-1

Ignoring the optional binding for a moment and using a direct assignment: let x = ps as [X] the following runtime error is reported: fatal error: array element cannot be bridged to Objective-C That means the downcast from array of protocols to array of adopters requires obj-c binding. This can be easily solved by declaring the protocol as objc ...


0

Oh no, oh no, don't use delegates here! You should use delegate pattern only if you are notifying a containing object of the happening of a particular event. If your containing object cannot handle the happening of a particular event, you "delegate" the task to whoever CAN take care of it. What you are looking at now is a straightforward object ...


1

If it is a CRC, then reveng may be able to deduce the parameters of the CRC, given enough examples.


0

MyFrameworkClass *client = [MyFrameworkClass alloc] initWithDelegate:self]; Even if you correct the code above to have the correct number of left brackets ([), you cannot use self in your main() function because main() is a function, not a method of some object. If you need a delegate for MyFrameworkClass, you'll need to first create one, like: ...


1

CURLOPT_REDIR_PROTOCOLS is a bitmask you set to tell libcurl which protocols to allow a redirect to. The redirect can in fact only be received over HTTP. A redirect is an instruction set from the server to instead try the request on a different URL. SFTP has no redirection feature so there's no point for you to set this bitmask as long as you don't use ...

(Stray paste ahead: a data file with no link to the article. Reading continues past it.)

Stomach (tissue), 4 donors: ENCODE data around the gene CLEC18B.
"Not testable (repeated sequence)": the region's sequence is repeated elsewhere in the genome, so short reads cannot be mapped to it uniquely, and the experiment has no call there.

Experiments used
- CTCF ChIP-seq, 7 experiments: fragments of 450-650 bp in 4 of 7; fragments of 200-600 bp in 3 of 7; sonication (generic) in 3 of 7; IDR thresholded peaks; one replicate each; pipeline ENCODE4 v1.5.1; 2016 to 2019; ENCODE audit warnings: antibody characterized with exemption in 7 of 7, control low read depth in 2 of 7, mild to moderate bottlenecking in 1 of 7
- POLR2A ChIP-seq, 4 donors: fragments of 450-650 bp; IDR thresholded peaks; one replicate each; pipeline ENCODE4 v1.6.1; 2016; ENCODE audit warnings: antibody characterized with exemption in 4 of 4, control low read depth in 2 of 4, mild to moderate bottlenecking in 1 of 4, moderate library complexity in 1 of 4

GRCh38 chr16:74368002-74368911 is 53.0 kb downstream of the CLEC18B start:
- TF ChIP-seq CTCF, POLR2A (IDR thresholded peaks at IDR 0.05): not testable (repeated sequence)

0

It is dependent on the bowers and server. won't need to change any program to adopt HTTP 2.0.


0

I think the issue is that operator requirements and instance method requirements are different, even though they syntactically look similar. Operators are always defined at the global level, so an operator requirement is a requirement on an operator at the global level. On the other hand, instance method requirements are requirements on instance methods. ...


1

They both serialize a simple list of key-value items. SCGI uses a text format for it while uwsgi (lowercase for the protocol) uses a binary encoding where each string is prefixed with a 16bit size: http://uwsgi-docs.readthedocs.org/en/latest/Protocol.html


1

Your MathematicType protocol, and your declarations of conformance to it in Float and Double extensions, say that Float and Double should provide sin as an instance method. That is, you're saying one should be able to write code like: let zero = 0.0 // inferred type Double zero.sin(1.5707963268) // returns about 1.0 Notice that invocation of sin isn't ...


2

The compiler error is because you declared sin() as a method of the MathematicType protocol, and then declared that Double implements MathematicType, but didn't actually write the sin() method. extension Double { func sin(x: Double) -> Double { return Darwin.sin(x) } } I don't think that's what you want, though, is it? You want to be ...


2

It's very easy, looking at URLs like these, to apply your human knowledge of what they probably mean, rather than the much simpler rules implemented by software like web browsers. The simplest type of URL (or more accurately URI, since some schemes don't represent a Location, only an Identifier) is absolute; it starts with a scheme, then a colon, and no ...